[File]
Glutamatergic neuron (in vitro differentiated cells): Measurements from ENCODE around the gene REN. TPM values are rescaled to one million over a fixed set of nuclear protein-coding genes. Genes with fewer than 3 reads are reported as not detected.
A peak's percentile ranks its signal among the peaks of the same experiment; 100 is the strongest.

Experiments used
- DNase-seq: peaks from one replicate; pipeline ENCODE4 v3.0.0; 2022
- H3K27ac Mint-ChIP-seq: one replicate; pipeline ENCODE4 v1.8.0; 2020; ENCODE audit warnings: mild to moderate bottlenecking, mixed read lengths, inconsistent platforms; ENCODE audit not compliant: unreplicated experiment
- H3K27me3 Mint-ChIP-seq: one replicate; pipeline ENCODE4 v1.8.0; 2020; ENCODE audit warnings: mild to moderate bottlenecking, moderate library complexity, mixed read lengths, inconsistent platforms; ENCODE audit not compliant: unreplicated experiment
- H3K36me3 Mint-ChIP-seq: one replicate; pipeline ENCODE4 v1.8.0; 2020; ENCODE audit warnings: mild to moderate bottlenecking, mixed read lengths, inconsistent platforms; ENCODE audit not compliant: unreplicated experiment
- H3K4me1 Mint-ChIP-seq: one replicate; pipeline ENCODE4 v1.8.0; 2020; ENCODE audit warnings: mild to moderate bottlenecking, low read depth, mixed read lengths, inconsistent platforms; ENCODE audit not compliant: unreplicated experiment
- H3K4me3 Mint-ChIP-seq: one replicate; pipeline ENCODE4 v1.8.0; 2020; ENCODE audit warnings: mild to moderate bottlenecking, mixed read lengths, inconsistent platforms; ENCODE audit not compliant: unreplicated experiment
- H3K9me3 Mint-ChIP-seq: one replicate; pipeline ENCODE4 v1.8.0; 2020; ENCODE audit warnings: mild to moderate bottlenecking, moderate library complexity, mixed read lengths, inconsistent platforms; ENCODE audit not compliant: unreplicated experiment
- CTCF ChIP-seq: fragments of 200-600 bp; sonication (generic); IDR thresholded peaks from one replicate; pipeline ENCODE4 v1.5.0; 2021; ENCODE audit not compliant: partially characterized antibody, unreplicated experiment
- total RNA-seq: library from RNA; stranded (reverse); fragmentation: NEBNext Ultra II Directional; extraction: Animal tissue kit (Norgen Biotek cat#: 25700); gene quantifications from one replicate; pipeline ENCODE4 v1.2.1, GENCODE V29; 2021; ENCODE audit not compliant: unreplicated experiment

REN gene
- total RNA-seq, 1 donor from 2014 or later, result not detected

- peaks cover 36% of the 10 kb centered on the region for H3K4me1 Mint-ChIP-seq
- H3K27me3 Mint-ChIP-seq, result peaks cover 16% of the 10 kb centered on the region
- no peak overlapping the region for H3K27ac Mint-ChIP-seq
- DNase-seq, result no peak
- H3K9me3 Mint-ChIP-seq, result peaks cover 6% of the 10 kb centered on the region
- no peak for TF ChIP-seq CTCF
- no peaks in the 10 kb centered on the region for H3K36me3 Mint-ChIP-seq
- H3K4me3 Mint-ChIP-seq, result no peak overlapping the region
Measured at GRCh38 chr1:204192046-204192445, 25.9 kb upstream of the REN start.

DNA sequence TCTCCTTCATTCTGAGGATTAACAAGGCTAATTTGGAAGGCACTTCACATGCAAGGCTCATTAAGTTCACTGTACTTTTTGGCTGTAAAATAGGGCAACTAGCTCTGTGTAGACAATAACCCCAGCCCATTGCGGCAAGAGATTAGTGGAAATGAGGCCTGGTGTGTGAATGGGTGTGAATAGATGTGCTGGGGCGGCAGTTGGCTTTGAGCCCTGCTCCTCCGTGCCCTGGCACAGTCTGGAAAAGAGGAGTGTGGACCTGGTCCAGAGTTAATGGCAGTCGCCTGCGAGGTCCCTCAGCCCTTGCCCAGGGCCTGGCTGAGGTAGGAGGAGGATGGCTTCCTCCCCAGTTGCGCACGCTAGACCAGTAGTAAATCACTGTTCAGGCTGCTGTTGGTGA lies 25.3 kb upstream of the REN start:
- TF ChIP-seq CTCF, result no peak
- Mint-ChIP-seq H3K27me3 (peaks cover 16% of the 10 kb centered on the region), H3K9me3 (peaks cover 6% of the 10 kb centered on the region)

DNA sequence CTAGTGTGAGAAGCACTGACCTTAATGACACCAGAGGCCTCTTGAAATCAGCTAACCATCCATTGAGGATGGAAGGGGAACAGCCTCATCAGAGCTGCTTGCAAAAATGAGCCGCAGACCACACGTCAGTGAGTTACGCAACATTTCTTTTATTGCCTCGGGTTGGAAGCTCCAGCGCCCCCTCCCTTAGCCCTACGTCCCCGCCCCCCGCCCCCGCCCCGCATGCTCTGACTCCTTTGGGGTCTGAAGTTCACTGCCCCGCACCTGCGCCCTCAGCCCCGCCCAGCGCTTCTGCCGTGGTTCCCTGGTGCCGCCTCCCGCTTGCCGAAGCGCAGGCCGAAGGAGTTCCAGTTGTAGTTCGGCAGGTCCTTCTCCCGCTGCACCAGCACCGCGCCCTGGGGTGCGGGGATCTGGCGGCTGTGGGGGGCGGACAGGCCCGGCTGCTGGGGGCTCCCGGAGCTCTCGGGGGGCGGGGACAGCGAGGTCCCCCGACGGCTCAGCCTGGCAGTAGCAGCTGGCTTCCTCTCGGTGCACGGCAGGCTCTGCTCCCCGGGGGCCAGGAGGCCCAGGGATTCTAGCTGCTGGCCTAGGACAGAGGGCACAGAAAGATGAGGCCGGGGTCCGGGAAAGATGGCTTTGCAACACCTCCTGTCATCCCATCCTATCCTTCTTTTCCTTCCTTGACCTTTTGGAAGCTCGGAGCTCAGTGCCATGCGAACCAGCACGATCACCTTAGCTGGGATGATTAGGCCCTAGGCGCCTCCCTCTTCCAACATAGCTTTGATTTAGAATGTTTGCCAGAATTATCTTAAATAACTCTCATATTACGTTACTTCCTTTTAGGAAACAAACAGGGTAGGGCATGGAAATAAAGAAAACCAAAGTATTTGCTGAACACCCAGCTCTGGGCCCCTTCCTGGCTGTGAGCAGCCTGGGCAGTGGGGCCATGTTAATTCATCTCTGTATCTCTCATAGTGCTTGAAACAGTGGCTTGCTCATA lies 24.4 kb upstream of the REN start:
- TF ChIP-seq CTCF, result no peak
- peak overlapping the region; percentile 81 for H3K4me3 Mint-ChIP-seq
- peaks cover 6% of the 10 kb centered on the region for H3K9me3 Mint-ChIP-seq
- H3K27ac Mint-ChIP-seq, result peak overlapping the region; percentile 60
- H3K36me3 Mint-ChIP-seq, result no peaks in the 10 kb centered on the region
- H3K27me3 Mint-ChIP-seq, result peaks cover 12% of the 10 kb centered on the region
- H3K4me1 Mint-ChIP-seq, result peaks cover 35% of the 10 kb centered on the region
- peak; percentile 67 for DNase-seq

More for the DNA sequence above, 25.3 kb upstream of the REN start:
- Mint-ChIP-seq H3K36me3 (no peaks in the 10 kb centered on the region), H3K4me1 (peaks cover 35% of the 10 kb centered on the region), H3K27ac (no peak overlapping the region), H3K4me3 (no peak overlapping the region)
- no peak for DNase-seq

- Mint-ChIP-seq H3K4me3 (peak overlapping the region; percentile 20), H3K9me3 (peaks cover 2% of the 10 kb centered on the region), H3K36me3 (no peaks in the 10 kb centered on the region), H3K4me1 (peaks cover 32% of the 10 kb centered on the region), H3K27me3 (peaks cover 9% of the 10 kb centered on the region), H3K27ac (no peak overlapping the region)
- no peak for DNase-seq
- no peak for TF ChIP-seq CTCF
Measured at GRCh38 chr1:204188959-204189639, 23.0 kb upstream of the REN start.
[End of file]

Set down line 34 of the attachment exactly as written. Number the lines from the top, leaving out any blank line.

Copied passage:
- H3K4me1 Mint-ChIP-seq, result peaks cover 35% of the 10 kb centered on the region